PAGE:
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Nov 16, 2013 10:35 AM EST

Researchers Determine World's Oldest Animal to Be a 500-Year-Old Clam, But Kill It in the Process

Clams
(Photo : Flickr/CC) Ming (not pictured) was apparently very old, but the original finders had no idea just how old.

Researchers who discovered a clam seven years ago have accurately aged the mollusk to be 507 years old, the world's oldest living animal before they killed it.

According to USA Today, the researchers killed the animal when they cracked its shell open. They originally believed the animal to be 405 to 410 years old, a record on its own, but further analysis said otherwise.

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The scientists opened the clam reportedly to count the rings on the inside of its shell, named Ming, leading to its demise. The rings were too close together anyway and the scientists instead counted the rings on the outside, meaning Ming may have been able to live on.

Bangor University's School of Ocean Sciences originally found Ming during a 2006 field expedition. The researchers were exploring Icelandic coastal waters for a project aiming to measure climate change over the past 1,000 years, according to a press release.

Clams contain specific and valuable clues to climate change and have accurate records embedded in their shells. After determining the clam was very old, they involved world-leading experts to help give the animal a precise age.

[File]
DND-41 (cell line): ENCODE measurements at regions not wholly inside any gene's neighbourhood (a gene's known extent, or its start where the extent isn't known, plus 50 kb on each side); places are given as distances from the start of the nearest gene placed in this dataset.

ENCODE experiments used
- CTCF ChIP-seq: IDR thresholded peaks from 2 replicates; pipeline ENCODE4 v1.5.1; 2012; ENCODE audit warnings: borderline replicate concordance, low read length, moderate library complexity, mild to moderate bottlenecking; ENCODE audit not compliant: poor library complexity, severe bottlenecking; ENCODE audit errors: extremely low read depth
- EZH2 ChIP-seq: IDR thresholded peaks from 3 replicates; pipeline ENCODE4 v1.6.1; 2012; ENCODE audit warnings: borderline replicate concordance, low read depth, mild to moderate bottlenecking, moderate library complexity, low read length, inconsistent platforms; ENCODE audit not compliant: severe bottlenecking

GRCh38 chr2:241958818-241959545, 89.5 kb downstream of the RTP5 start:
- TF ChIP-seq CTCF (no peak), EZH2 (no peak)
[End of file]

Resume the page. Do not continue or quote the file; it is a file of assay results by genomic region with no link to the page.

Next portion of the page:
"We got it wrong the first time and maybe we were a bit [hasty] publishing our findings back then. But we are absolutely certain that we've got the right age now," Bangor University researcher Paul Butler told ScienceNordic.

"On the outside, the mollusk shell is curved, and that makes it difficult to get the right angle for measuring and counting the growth rings," he said. "The growth rings are also better protected inside the hinge ligaments."

Royal Netherlands Institute marine biologist Rob Witbaard is confident that the team of scientists at least determined the precise age of the animal.

"The age has been confirmed with a variety of methods, including geochemical methods such as the carbon-14 method. So I am very confident that they have now determined the right age. If there is any error, it can only be one or two years," he said. "I had several specimens in my collection that had more than 100 growth rings, but I found it difficult to convince people that they were really that old."

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